matt w wrote:

Eleas, if the thing is that the player can go a certain distance point-to-point on the grid, won't it be enough to check whether the square of the difference in x coordinates plus the square of the difference in the y coordinates is less than or equal to the square of the maximum allowable distance? Then you could do it all in cheap integer arithmetic.

I'm sorry, I didn't see your previous post. And yeah, I considered that (fuel expended when traveling would still force me to compute the distance traveled though). I considered a table-based Newton-Raphson, a log-based

fast square root deal, some sort of octal representation to work it with bit shifts, partitioning the calculation over turns; lots of fun ideas.

Implementing them would probably have been fun as well, but pointless; the bottleneck wasn't there. It's a bad idea to optimize without measurement. Better to keep the routine simple, terse and expressive.

bikibird wrote:

Glad you have a solution that works for you. I haven't thought about those algorithms since I used to dabble with 6502 assembly language a very long time ago. Thanks for triggering the nostalgia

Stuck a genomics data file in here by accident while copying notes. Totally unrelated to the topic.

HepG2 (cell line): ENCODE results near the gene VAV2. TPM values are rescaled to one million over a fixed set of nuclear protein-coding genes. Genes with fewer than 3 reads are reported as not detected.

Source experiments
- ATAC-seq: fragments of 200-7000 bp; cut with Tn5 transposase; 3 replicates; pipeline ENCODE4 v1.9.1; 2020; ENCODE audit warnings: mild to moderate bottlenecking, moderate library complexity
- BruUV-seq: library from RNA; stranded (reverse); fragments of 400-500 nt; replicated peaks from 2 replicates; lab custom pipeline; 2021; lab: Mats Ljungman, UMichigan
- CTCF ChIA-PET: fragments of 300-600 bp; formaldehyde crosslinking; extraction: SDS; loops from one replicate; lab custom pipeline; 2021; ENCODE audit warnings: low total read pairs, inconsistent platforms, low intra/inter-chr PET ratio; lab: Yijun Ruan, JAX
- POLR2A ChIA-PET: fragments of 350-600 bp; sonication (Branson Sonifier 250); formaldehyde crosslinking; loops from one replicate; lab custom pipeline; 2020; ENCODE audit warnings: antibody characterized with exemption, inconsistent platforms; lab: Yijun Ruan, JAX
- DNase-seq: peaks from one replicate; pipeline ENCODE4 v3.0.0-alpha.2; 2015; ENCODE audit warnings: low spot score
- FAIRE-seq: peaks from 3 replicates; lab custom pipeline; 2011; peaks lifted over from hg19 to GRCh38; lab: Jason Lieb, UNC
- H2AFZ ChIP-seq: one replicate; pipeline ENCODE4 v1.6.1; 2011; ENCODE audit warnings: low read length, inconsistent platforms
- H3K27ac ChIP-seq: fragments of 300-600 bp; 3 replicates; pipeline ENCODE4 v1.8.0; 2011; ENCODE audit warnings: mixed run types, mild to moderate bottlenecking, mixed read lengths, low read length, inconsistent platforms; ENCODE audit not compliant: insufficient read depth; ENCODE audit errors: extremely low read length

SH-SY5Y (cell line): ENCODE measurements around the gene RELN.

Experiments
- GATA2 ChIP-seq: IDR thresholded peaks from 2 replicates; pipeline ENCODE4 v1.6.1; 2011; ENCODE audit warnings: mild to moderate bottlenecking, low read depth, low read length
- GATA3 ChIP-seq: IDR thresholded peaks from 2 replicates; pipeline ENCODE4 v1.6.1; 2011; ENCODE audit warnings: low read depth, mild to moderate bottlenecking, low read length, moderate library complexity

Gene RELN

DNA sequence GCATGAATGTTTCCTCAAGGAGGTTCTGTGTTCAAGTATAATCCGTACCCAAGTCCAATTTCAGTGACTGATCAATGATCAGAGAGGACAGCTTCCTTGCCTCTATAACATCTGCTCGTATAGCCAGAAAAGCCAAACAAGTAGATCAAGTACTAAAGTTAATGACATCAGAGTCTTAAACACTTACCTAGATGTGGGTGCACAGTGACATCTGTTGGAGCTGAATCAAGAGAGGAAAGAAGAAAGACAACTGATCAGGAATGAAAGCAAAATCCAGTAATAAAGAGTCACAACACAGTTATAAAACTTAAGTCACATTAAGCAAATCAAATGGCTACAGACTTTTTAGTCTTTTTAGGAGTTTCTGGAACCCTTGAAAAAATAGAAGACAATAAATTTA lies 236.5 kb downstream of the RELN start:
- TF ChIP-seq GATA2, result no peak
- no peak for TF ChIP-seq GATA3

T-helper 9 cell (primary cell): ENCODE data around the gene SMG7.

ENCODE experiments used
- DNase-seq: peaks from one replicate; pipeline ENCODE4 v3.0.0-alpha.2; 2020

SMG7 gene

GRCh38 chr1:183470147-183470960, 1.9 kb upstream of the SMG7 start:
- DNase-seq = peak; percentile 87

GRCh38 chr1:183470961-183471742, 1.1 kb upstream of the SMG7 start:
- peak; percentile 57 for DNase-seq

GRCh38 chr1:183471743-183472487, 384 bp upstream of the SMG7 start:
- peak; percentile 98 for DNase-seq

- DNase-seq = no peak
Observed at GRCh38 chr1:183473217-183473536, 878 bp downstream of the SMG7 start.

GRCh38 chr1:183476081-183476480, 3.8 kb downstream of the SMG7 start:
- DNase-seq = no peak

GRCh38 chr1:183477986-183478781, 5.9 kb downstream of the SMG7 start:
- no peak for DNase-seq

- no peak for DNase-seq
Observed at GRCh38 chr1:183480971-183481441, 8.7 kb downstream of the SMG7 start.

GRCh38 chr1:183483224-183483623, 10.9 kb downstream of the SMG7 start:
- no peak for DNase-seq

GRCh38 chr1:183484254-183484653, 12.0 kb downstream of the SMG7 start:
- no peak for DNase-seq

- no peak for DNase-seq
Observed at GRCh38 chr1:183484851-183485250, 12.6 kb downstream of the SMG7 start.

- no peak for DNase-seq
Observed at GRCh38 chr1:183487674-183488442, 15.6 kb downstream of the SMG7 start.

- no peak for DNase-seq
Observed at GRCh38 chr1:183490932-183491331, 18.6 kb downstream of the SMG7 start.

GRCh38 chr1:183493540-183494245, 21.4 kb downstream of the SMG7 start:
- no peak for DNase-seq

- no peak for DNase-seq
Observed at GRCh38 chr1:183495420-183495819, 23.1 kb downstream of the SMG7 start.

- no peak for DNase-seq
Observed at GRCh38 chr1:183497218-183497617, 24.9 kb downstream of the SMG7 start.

6502 always seemed like good clean fun. I'm doing 68k Asm through-and-through at the moment, and it's surprisingly coherent.

bikibird wrote:

I don't know Inform7 real well, but it seems to me that maybe instead of using a table to store this data, this is a job for a data graph, a.k.a relations. I'm not comfortable enough with Inform to figure out how to write that, but it seems like that relations might be a good fit for linking teleportation pads together?

It's a thought. zarf may correct me here, but IIRC, Inform 7 implements the many-to-many relation via tables under the hood.

bikibird wrote:

Been trying to improve my comp sci skills lately and have been studying a (very) little graph theory. There is a concept where the line (edge, link,relation, whatever you want to call it) has a weight value associated with it so that you can calculate the shortest distance between two nodes. For example consider cities linked by highways. What is the shortest path between two cities? That's different than fewest hops between cities. You have to take into account how long the roads are. Question: Does Inform7 have the ability to weight the relations between things? What would that code look like?

I'd love a link to that, because it sounds intriguing. As for I7 relations, they're strictly binary states. The usual idiom that I've seen for scalar relations is to use indirection: you implement with tables and phrases, add the required number of computed relations, and you'll have something that will act very much like what you want. The table itself will impose limitations on the design, however; you sacrifice the simplicity of just declaring a relation.